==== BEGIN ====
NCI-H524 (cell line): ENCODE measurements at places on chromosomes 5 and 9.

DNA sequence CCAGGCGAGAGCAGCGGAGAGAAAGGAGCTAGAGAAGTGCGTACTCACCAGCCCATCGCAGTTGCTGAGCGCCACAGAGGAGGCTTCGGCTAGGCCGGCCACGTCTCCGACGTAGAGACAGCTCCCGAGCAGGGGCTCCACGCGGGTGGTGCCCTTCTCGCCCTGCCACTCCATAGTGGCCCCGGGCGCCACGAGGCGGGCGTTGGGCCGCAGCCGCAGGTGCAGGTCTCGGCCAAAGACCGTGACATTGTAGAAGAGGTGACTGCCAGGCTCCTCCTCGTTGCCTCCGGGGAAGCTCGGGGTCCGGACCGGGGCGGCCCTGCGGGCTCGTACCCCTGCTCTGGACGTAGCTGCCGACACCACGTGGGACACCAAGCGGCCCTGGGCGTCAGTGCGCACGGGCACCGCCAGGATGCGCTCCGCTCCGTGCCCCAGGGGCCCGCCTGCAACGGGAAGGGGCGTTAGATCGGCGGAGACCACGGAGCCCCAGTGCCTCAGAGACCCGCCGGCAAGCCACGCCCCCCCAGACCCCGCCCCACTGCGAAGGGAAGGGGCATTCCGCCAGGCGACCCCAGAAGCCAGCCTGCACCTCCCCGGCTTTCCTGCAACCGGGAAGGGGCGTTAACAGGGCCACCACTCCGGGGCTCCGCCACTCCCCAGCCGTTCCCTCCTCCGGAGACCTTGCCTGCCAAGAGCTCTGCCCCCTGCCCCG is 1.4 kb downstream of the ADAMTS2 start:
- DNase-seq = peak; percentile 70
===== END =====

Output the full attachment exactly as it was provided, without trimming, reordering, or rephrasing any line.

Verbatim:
NCI-H524 (cell line): ENCODE measurements at places on chromosomes 5 and 9.

DNA sequence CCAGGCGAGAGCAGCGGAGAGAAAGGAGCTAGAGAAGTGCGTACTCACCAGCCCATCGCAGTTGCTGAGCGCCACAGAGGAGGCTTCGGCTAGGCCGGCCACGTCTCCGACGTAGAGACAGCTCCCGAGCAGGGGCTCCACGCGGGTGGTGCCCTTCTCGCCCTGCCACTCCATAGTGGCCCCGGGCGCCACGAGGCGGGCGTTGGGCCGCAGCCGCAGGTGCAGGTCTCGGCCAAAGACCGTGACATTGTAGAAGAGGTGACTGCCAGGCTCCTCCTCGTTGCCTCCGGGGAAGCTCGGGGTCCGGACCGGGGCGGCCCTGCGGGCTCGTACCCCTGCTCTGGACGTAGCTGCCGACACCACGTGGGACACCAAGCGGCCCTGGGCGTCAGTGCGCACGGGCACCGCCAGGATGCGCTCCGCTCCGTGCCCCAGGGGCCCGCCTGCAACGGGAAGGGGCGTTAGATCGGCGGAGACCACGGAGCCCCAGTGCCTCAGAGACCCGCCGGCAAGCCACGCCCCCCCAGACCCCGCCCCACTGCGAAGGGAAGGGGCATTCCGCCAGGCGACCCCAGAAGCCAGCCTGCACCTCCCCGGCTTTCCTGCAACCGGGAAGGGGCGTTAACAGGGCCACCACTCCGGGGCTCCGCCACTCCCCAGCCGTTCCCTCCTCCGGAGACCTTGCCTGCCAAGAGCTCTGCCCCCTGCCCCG is 1.4 kb downstream of the ADAMTS2 start:
- DNase-seq = peak; percentile 70